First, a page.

Finding your way in the corridors of power - Julie Moulsdale

As a female founder, it was a welcome opportunity to be a panellist at an event at the Scottish Parliament encouraging the diversity of contributions at Holyrood. Organised by Women's Enterprise Scotland and the Institute of Directors, this event is part of a wider mission to ensure all voices are heard at the Scottish Parliament, including at Cross Party Groups (CPGs). As well as other forms of diversity, gender was a hot topic of discussion. Several MSPs including Michelle Thomson, Fiona Hyslop, Maggie Chapman and Presiding Officer Alison Johnstone were very keen to achieve a more equal and accurate representation of views of the Scottish population.

I was surprised to hear that although there is almost 50 per cent female representation in Parliament, over 60 per cent of interventions are made by men. Certainly not backing up the stereotype of women being the gender who like to talk.

Rightly or wrongly, politics is often portrayed as being a difficult world for businesses and individuals, especially women. There is a belief that consultations held by the government are just ministers and civil servants going through the motions, rather than giving stakeholders the opportunity to help shape and mould future legislation. When it comes to budget time, the needs of specific industries can often feel overlooked.

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It's no wonder given the unfamiliar language and processes that Parliaments both at Holyrood and Westminster use: legislative consent memorandums, delegated powers, private members’ bills. The alien list goes on and it can be overwhelming for someone outside the political world.

Julie Moulsdale is Managing Director at Perceptive CommunicatorsJulie Moulsdale is Managing Director at Perceptive Communicators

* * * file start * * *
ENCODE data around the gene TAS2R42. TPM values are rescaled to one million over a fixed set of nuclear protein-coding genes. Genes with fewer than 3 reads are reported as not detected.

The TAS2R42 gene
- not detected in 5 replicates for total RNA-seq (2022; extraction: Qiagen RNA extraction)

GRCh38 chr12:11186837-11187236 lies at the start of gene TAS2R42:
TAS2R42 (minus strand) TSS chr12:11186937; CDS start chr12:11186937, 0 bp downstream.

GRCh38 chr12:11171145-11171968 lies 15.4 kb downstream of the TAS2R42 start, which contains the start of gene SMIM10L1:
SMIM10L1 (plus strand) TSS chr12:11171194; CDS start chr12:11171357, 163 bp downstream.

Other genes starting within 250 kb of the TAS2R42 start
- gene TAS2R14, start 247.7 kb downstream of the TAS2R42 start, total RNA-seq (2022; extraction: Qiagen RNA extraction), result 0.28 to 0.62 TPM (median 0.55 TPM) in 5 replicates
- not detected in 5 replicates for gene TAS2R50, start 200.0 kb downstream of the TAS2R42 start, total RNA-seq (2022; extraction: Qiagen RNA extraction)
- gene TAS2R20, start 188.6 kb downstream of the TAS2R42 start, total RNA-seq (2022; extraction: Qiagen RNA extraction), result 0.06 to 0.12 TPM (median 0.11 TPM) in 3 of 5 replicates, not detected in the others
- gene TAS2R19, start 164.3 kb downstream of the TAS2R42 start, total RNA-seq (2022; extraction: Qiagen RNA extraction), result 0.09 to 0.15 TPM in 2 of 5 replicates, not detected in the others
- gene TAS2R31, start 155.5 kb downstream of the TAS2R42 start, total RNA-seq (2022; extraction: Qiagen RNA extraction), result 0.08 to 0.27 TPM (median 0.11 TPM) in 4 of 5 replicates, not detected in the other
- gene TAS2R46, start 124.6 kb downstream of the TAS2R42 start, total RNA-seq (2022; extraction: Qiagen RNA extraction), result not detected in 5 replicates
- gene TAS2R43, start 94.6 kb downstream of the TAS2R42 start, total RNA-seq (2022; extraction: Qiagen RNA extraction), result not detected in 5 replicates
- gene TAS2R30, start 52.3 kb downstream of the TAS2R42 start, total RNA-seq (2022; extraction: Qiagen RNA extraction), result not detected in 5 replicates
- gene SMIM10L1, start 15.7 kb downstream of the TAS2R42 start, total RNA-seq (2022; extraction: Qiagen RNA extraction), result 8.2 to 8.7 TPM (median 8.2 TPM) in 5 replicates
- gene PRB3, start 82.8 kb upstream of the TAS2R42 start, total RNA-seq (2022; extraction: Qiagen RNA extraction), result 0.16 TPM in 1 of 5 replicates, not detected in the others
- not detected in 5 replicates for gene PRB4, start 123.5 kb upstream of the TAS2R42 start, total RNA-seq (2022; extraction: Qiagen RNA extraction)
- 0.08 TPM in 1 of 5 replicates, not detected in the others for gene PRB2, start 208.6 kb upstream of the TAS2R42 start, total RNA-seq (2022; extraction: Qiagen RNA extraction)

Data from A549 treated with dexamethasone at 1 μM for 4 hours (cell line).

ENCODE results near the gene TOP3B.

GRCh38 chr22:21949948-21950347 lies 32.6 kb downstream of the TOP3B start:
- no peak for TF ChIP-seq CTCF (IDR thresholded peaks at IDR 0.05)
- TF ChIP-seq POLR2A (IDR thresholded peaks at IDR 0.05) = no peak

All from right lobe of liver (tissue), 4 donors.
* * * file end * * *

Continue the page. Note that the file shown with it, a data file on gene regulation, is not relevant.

Julie Moulsdale is Managing Director at Perceptive Communicators

But with the right knowledge and support, effective political engagement can deliver great returns. Engaging with CPGs in the Scottish Parliament is one such way of getting involved and is a relatively easy way of getting your voice heard. CPGs are groups of MSPs from across the political spectrum, stakeholders like charities, businesses and pressure groups, and even just private individuals. There are similar groups in Westminster too, but with the name All Party Parliamentary Groups. CPGs are not directly involved in parliamentary proceedings, but they do hold some sway and are regularly referenced in the chamber or in committees.

Most of these groups have a very specific focus such as life sciences or housing, but they can cover anything and everything such as specific countries, and even specific sports. As they have such narrow and specific topics, and tend to only meet once per quarter, the time spent taking part can be very useful yet not require a lot of effort.

These groups are filled with like minded organisations who have a keen interest in the specific topic, so are a great way to network with people in your industry or supply chain. More importantly, they will be attended by lawmakers who are interested in supporting the particular cause to flourish in Scotland.

Most of all, CPGs will have the institutional knowledge and be able to notify and coordinate members when relevant legislation or consultations are being discussed in Parliament. This gives you the opportunity to have your voice heard during the parliamentary process, rather than just hearing about it when all is said and done, when all you can do is comply with the new regulations.

So while the world of politics may seem overwhelming and impossible to break into, CPGs could be a successful introductory route – for both men and women!

Julie Moulsdale is Managing Director at Perceptive Communicators.